Definitions of Course Formats/Instruction Modes for Fall 2020

Definitions of Instruction Modes:

In-person only = Intend to hold the class in-person on campus until Thanksgiving, remotely after Thanksgiving, and cannot accept any online students who would participate remotely.

In-person with remote students = Intend to hold the class in-person on campus until Thanksgiving, remotely after Thanksgiving, and will accept students who are unable to participate in-person and need to participate remotely.

Online only = Intend to hold the course online for the entire semester.

Hybrid in-person only = Intend to offer a course that will include some in-person sessions and some sessions online until Thanksgiving, fully online after Thanksgiving, and cannot accept any students who would not be able to participate in the in-person sessions.

Hybrid with remote students = Intend to offer a course that will include some in-person sessions and some sessions online until Thanksgiving, fully online after Thanksgiving, and will accept students who are unable to participate in-person and need to participate in all sessions remotely.

You may access this listing from the Office of the Registrar here.

Notes from the Class Dean – 7/22

Dear members of the Class of 2021,

I hope you are doing well as you consider your plans for the fall semester. I also want to take this time to draw your attention to information and resources that may be helpful.

WEBINARS

The university will host several webinars and town halls before the start of the fall semester. Several of you have asked me about testing, and a webinar is scheduled to address your questions and concerns on Thursday, July 23rd (see details below). A webinar for the arts at Wesleyan is scheduled for today, July 22nd at 2:00pm, EST.

Thursday, July 23, 2020

Testing
2 p.m. ET
Webinar ID: 939 7310 4846
Password: 222623
Find your local number

You may find a complete list of the webinars on the Town Halls/Webinars page of the Reactivating Campus website.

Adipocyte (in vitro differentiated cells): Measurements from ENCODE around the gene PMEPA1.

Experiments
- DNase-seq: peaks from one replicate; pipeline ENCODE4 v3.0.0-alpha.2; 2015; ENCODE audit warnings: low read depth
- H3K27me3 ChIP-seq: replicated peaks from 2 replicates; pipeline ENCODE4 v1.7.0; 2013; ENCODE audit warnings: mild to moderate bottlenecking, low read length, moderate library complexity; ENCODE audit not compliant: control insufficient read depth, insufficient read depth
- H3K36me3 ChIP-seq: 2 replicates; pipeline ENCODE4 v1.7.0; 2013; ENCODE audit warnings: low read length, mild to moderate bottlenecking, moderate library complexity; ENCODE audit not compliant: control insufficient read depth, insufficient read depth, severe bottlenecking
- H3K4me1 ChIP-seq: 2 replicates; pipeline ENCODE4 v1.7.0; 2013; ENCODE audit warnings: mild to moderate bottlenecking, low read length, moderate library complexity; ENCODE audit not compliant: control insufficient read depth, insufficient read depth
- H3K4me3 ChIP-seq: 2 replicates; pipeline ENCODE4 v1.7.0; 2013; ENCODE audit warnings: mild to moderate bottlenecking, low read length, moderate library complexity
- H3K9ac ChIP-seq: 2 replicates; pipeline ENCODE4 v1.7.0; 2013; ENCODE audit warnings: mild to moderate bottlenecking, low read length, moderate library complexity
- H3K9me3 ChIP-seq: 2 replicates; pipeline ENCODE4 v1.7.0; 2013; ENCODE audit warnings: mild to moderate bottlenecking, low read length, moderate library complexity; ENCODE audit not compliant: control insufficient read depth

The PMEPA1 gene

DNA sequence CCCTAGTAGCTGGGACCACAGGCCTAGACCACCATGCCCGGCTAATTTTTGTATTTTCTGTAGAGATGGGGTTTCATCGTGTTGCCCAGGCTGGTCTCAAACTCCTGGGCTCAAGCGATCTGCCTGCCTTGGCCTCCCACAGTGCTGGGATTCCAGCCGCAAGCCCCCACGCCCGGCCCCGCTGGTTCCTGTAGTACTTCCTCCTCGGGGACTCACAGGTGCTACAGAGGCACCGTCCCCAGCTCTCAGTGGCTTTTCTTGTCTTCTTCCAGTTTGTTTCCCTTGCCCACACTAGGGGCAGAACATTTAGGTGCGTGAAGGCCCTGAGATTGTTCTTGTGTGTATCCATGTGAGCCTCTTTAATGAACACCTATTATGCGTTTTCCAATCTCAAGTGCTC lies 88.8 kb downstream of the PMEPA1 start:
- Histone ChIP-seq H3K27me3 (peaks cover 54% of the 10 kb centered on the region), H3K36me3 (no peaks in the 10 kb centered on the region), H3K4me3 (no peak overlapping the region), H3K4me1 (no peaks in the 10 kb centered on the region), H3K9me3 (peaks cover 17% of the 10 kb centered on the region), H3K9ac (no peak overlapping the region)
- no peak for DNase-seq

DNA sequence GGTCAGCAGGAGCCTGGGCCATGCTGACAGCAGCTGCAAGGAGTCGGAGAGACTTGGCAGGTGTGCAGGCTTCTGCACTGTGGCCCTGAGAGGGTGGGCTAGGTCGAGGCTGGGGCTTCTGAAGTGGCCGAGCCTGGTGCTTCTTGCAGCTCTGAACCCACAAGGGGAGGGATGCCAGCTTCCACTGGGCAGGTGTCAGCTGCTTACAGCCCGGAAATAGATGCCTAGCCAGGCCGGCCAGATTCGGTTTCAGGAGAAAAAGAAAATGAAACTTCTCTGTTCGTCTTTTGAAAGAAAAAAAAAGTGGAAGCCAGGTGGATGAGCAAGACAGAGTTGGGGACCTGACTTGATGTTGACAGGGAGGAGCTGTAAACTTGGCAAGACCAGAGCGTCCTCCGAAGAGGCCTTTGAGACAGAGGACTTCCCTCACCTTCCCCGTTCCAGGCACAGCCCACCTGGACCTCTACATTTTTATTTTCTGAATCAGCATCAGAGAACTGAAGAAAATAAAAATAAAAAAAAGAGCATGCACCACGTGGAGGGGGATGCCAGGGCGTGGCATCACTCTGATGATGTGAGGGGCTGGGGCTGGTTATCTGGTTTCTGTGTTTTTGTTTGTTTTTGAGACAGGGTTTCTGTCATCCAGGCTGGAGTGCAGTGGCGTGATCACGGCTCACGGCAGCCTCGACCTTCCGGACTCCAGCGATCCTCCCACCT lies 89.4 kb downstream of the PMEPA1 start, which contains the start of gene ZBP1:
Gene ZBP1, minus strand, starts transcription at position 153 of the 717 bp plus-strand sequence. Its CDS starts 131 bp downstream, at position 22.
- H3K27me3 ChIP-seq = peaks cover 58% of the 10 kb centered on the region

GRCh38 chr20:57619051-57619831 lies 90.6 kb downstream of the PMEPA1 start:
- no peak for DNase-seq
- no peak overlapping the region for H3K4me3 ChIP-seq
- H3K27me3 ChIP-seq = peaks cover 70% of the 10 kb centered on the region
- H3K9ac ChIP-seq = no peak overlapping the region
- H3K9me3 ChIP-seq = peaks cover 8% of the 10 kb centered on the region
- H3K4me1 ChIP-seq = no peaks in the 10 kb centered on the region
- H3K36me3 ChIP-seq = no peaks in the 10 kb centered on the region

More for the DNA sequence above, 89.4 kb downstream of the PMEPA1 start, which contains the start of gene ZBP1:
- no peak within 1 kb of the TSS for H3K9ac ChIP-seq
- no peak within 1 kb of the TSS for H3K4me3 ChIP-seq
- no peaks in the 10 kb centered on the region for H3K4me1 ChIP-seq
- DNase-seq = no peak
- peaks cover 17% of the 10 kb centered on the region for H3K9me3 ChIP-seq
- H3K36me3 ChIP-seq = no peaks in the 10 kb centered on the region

COURSE ANNOUNCEMENT

Prof. Kolcio announced a new course that may be of interest as you contemplate modifications to your Fall 2020 schedule.

“CSPL/CGST480 ENGAGED PROJECTS is  a 1-credit course in which students design a semester-long project around a topic of their choice that engages the broader public. EPs respond to this critical moment in history by empowering students to connect their academic pursuits to what is happening in the world around them; they deepen student learning and self-reflection, ease the undeniable challenges of online and hybrid learning, and introduce students to their own agency and positionality in society.”

More background is here and here.

GRADING MODES FOR FALL 2020

Students have asked me about grading modes and whether the full range of grading options will be available for their courses this fall. Currently, grading modes for courses are not based upon the format(s) in which they are offered and they are up to the discretion of each instructor. Some courses are still letter graded only, credit/no credit only (CR/U), or students have the option to choose between the two by the posted deadline (i.e. student option). It’s my understanding that the deadline to choose a mode (with the student option) will not be the end of classes as it was for the spring, but the change of grading mode deadline, which is usually two weeks after the end of the drop/add period.

I do know there are ongoing conversations within our division of Academic Affairs about grading modes for the fall, but I have not been apprised of any modifications to the policy as of now. Additionally, changes will most likely still be up to the discretion of instructors, but there is a push to encourage them to offer letter grading and the CR/U option to students. Unfortunately, this does not guarantee that each instructor will adopt the full range of grading options for each course. More definitive details are forthcoming.

LEAVES OF ABSENCE VS. DEFERRALS

This is a quick reminder that returning students (i.e. sophomores, juniors, and seniors) are not eligible for deferrals as the university currently defines them. Incoming first-year students may request deferrals for their enrollment at Wesleyan. Returning students may request leaves of absence. This may seem like the university is splitting hairs, but clarifying the terminology will help minimize confusion, especially as it relates to how we process these requests.